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School district implements changes

by Linda Hiller

The Douglas County School District Board of Trustees approved two measures that will result in major changes in at least five schools.

The decisions were made at the school board meeting Tuesday at Carson Valley Middle School. The changes mean the eventual end of multitrack scheduling at three elementary schools and a change in schools for some Valley middle school students over the next three years.

n Multitrack out at GES. In a unanimous vote, trustees approved taking Gardnerville Elementary School off a multitrack, year-round schedule in the year 2000-2001, converting to single track.

The move was in response to a drop in enrollment district-wide and at GES specifically, and was boosted by a presentation school board members heard in October by the Douglas County Professional Education Association. That report included results from an annual survey of teachers and parents, concluding that multitrack, year-round scheduling has a negative effect on social development, family life and staff morale, education and professional development.

District-wide, Douglas County School District, which had previously experienced a steady 6 percent per-year growth, had 172 fewer students than projected in last year’s census, resulting in the changes recommended Tuesday.

“Most of our drop is at the early grade level,” said Kester, the district’s business services administrator. “We are now graduating 120 more seniors than kids entering kindergarten.

Because of this decline, and a capacity analysis of GES in the past two years, the determination was made that the need for multitrack there had diminished.

n Two schools will follow. The board also approved changing schedules at two other Carson Valley schools, phasing out year-round, multitrack in three years. Scarselli Elementary School in the Gardnerville Ranchos, currently experiencing no growth, will be the next one to go off that schedule in 2001-2002, and C.C. Meneley Elementary, also in the built-out Ranchos, will follow suit in 2002-2003, completing the conversion of all Valley schools to year-round, single track. Jacks Valley, Pinon Hills and Minden elementary schools are already on year-round single track.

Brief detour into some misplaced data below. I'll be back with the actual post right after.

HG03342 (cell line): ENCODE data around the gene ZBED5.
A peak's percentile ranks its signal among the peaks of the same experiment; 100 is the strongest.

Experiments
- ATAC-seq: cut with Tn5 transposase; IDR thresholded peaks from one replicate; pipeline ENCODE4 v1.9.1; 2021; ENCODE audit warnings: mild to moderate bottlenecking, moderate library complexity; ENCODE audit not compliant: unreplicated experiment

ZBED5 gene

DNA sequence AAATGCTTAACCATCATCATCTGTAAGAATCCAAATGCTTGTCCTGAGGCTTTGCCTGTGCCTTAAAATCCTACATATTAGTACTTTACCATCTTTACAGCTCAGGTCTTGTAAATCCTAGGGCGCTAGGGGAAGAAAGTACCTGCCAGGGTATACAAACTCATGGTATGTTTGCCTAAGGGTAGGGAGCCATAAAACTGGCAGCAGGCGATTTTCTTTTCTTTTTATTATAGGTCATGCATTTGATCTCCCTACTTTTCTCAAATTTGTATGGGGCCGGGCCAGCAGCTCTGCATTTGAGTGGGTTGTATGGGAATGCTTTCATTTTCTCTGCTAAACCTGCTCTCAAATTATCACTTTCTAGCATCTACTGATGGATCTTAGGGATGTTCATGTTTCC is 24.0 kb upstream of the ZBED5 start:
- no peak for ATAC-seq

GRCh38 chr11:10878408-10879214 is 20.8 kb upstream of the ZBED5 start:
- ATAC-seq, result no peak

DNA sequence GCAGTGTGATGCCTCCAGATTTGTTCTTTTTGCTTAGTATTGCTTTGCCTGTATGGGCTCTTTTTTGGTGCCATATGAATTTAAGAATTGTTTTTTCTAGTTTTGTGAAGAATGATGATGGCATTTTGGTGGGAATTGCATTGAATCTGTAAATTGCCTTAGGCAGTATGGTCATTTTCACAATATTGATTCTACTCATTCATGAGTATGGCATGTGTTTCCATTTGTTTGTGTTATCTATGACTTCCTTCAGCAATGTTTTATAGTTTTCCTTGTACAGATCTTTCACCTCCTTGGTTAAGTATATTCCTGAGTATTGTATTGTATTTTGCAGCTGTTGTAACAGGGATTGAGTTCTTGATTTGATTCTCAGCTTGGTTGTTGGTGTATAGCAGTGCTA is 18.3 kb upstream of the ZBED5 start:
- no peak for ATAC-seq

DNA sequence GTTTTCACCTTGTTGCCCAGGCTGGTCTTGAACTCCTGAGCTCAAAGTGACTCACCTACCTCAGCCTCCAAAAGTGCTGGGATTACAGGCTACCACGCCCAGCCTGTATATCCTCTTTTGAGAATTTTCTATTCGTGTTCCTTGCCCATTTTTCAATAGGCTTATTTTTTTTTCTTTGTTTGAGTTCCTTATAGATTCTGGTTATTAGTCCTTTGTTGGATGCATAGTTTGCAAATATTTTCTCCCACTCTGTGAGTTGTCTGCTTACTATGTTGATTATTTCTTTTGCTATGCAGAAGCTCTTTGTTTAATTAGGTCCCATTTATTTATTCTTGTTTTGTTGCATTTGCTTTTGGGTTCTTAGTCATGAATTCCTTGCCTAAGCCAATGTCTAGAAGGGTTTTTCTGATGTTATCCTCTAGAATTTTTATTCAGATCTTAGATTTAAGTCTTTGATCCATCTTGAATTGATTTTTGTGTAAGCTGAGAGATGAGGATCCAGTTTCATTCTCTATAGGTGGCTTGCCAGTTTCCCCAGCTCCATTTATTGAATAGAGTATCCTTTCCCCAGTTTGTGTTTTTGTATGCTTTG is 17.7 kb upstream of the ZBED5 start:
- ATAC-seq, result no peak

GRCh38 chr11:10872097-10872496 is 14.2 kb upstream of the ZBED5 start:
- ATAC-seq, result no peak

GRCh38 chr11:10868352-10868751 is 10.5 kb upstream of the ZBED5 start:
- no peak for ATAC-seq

“We want to transition the district back to single track gradually,” said Kester.

“We’ve looked at it from every angle and feel this is the best for the district.”

“This is a good recommendation,” said Pendery Clark, district superintendent. “Multitrack, year-round is a capacity issue and single track, year-round is an educational philosophy. I believe that system worked very well for us and our students have not received an inferior education within the last few years that we’ve been using the system.”

At each school, going multitrack can accommodate around 200 more students than single track or traditional, she said. When three schools are on that schedule, it basically saves the district from having to build another school.

Kester said the conversion from multitrack to single track would save the district approximately $120,000 per year.

One of the money-saving factors will be the reduction in staff needed at a single-track school, Kester said, resulting in one less administrator per school and reductions in both certified and classified staff. Personnel will try to manage that through natural staff attrition, he said.

n Public in favor, wants more. Though the CVMS library filled with parents during the public discussion period, most simply wanted to voice their support for the schedule change, and suggest the board consider going one step further by reverting to a traditional schedule for all the schools in the district.

Parent Connie Wennhold expressed support for the switch off multitrack, but wanted more.

“It would be so easy to go back to traditional,” she said. “I’m thrilled that we are going to single track, but I’d be happier if we went to traditional. It’s been 10 years since we’ve been able to have summer school for the kids.”

Sandy Wartgow, a mother of four, agreed that a traditional schedule would be the best for families, especially those trying to coordinate year-round family members with siblings who are on the traditional calendar of the secondary schools.